Ken Dilanian
July 27, 2009

[efoods]The top U.S. aid agency has suspended a $644 million Iraq jobs program after two outside reviews raised concerns about misspending, including an inspector general’s audit that found evidence of phantom jobs and money siphoned to insurgents.

The Community Stabilization Program, launched in 2006, was designed to tamp down the insurgency by paying Iraqis cash to do public works projects such as trash removal and ditch digging. International Relief and Development (IRD), a Virginia-based non-profit corporation, ran the program, one of many it manages for the U.S. government.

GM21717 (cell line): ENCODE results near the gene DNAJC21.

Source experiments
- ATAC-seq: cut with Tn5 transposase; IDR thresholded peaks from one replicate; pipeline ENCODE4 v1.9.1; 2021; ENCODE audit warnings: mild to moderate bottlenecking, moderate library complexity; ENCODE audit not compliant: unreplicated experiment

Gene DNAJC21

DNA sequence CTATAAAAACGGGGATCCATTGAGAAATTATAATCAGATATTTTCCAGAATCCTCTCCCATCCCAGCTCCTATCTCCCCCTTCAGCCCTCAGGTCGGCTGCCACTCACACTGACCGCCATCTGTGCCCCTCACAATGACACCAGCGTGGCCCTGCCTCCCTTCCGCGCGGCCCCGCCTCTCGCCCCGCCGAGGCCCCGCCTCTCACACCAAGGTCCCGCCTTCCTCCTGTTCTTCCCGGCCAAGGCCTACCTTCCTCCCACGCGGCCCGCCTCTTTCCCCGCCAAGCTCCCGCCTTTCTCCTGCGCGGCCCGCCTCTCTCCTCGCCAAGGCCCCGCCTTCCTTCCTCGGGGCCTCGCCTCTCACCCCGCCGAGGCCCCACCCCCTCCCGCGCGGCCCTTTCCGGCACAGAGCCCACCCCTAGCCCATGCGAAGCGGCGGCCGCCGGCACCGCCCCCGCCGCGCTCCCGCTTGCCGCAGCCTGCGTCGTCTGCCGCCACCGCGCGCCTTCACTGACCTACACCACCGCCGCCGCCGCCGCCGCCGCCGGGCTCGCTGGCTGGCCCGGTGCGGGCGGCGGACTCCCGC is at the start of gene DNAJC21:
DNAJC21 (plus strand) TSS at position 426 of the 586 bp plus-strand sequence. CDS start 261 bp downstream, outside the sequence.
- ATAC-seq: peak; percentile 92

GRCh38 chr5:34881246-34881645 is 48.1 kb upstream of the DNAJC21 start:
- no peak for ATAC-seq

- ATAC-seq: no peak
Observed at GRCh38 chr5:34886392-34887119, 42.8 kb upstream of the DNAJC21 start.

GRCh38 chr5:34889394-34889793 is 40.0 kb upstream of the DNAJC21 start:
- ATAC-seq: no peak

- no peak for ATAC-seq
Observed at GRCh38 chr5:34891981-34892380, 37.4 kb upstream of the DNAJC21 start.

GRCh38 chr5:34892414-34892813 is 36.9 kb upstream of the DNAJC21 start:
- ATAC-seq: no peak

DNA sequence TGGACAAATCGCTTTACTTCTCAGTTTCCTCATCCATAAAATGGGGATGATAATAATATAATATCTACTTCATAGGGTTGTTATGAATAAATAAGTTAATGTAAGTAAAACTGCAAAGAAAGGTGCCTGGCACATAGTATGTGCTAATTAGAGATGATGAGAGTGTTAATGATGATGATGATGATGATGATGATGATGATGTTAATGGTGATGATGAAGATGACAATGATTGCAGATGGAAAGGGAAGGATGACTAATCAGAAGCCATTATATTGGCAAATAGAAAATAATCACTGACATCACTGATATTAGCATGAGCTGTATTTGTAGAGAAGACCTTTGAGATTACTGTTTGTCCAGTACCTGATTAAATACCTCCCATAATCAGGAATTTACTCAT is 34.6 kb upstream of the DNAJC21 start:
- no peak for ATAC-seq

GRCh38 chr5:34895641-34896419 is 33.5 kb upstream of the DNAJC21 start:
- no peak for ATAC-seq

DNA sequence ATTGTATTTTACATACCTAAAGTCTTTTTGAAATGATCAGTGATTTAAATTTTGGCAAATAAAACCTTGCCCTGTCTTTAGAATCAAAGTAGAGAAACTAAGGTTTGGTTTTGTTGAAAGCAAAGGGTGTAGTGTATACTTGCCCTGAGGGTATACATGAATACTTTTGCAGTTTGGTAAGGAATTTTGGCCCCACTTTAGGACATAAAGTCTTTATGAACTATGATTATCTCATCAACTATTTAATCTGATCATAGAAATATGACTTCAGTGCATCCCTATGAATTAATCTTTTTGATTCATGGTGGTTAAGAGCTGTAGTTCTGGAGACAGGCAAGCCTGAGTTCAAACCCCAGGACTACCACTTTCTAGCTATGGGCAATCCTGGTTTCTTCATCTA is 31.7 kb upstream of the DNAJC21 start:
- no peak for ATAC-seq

It is rare for the U.S. Agency for International Development to suspend an ongoing aid program, particularly involving one of its major contractors. More than 80% of IRD’s $500 million annual budget comes from USAID, company tax filings show.

The stabilization program “is generally thought of as one of the most effective counterinsurgency efforts in Iraq,” Deputy Secretary of State Jacob Lew told USA TODAY.

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